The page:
Den of Thieves | Film | Pittsburgh | Pittsburgh City Paper

Den of Thieves

Bulked-up men firing automatic weapons at each other will always appeal to some viewers

click to enlarge Action man: Gerard Butler
Action man: Gerard Butler

Christian Gudegast’s cops-and-robbers actioner Den of Thieves takes place in Los Angeles, which, according to a title card, is the “bank robbery capital of the world.” No surprise then when the opening scene is an armored bank van getting taken in a hail of gunfire. But wait: The van is empty!

It’s pretty easy to guess why some criminals are stealing an armored truck. It’s also obvious that the disheveled, wise-cracking crew from the Sheriffs’ Department, headed up by Big Nick (Gerard Butler), is gonna break a lot of rules to solve whatever the bad guys are up to. And if you’re paying attention, you can even spot the Giant Clue in the first reel that sets up the film’s final scenes.

Before that, gang leader Merrimen (Pablo Schreiber) lays out a plan, which will sound familiar to fans of heist movies: to hit the “bank for banks … the only bank that’s never been robbed,” or as most people call it, the Federal Reserve. It’s heavily guarded and fortified, but for the right group of never-say-die masterminds, it will be a cakewalk. Meanwhile, Nick has recruited Donnie (O’Shea Jackson Jr.), a driver for Merrimen’s gang, to act as a mole.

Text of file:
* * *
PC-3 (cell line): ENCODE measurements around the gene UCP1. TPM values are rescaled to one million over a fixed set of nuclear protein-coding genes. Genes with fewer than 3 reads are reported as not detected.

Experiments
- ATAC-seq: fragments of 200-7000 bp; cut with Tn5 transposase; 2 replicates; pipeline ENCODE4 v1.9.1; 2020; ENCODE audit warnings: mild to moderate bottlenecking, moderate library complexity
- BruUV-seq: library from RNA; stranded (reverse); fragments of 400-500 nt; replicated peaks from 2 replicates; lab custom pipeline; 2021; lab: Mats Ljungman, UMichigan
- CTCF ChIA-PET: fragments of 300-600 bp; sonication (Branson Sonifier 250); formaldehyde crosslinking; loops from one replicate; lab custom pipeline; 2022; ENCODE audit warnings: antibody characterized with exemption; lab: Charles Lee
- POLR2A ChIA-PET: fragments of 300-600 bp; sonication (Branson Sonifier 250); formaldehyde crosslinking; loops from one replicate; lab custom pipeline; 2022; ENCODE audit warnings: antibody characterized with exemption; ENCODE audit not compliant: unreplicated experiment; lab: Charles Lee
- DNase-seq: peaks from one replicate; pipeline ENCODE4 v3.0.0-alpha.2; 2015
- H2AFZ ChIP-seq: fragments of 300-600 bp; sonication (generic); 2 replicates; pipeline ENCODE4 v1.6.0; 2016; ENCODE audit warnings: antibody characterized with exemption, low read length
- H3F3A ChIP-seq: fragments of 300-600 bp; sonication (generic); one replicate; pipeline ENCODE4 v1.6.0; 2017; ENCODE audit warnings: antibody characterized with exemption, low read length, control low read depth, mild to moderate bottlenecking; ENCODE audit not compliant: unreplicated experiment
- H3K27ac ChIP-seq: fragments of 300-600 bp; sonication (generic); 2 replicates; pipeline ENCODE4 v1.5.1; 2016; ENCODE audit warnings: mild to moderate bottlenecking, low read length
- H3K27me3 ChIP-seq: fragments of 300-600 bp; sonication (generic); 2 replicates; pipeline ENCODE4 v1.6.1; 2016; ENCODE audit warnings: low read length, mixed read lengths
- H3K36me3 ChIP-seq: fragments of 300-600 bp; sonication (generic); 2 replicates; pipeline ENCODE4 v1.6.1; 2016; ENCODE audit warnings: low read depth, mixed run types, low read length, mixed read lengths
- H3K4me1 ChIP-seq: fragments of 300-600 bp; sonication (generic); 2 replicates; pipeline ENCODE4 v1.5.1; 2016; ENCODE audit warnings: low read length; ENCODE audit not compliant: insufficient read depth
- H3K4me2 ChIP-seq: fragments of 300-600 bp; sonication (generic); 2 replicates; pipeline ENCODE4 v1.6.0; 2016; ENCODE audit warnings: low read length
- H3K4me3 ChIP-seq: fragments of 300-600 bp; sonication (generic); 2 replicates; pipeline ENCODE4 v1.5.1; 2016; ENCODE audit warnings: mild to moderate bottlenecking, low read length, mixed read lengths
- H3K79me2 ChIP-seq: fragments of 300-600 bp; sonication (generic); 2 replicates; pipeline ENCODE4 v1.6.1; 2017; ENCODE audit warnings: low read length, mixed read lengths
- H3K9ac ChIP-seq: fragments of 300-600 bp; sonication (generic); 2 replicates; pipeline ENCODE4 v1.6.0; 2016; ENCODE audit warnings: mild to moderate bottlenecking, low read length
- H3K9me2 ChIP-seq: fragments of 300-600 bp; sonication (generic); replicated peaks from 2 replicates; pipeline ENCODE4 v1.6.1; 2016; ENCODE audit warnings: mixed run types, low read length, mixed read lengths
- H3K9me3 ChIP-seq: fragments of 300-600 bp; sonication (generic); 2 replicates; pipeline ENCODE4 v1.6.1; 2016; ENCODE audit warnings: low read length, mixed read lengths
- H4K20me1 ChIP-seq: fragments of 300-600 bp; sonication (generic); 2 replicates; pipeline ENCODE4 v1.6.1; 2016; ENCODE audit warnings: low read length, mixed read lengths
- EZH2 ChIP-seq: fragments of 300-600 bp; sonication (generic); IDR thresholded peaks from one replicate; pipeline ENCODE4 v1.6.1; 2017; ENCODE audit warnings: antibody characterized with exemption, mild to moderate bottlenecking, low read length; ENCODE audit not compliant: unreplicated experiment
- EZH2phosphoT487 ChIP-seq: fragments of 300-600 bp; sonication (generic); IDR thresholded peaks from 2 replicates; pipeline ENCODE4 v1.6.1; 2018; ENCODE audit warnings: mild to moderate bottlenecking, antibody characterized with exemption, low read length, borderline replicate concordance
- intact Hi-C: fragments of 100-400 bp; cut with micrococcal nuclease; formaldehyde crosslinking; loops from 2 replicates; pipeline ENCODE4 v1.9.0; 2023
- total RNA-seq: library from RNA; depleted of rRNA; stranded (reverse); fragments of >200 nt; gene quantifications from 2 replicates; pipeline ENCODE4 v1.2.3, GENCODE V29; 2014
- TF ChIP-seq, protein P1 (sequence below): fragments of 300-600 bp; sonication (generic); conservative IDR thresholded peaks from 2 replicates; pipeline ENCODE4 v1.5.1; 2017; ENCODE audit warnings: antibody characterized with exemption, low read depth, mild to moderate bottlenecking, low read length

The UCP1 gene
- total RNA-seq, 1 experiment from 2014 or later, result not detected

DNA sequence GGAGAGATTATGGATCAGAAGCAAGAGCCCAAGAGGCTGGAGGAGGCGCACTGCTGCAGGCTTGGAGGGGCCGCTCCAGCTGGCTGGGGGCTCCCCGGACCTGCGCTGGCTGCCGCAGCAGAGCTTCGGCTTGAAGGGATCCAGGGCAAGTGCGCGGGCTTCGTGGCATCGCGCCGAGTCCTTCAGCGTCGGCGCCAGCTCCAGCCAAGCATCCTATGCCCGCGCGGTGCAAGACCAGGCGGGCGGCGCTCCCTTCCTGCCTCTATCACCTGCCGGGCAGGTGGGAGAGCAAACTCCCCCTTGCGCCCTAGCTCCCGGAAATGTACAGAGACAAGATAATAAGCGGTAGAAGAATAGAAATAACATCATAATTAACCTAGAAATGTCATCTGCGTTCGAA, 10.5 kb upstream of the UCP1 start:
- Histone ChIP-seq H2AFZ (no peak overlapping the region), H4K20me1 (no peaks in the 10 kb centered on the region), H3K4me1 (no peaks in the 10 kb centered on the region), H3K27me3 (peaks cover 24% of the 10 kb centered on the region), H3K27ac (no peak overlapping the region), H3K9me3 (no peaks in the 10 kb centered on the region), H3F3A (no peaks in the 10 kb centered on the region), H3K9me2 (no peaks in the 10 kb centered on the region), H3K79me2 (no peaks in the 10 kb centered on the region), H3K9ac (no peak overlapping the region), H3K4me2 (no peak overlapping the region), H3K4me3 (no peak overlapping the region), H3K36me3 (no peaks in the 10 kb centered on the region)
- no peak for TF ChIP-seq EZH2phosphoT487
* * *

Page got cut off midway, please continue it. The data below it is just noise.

The takedown of the Federal Reserve is the film’s best part, as the crew deploys its various disguises, feints and trickery. It’s more entertaining than the lengthy set-up — essentially a clichéd pissing match between the two alpha males — or the never-ending, deafening gun battle that dominates the film’s back third.

As befitting Southern California, there is a racially diverse collection of cops and robbers, but this is an all-male affair: The few women barely function as second-tier plot devices. Even more hyper-masculinity is established by the gigantic cartoon-sized muscles many of the men lug around, as well as a steady stream of gay-panic jokes.

Bulked-up men firing automatic weapons at each other will always appeal to some viewers, but Den’s running time of two hours and 20 minutes is way too long. Why, you could slip out and rob a bank yourself, and still have two hours of film to get through.

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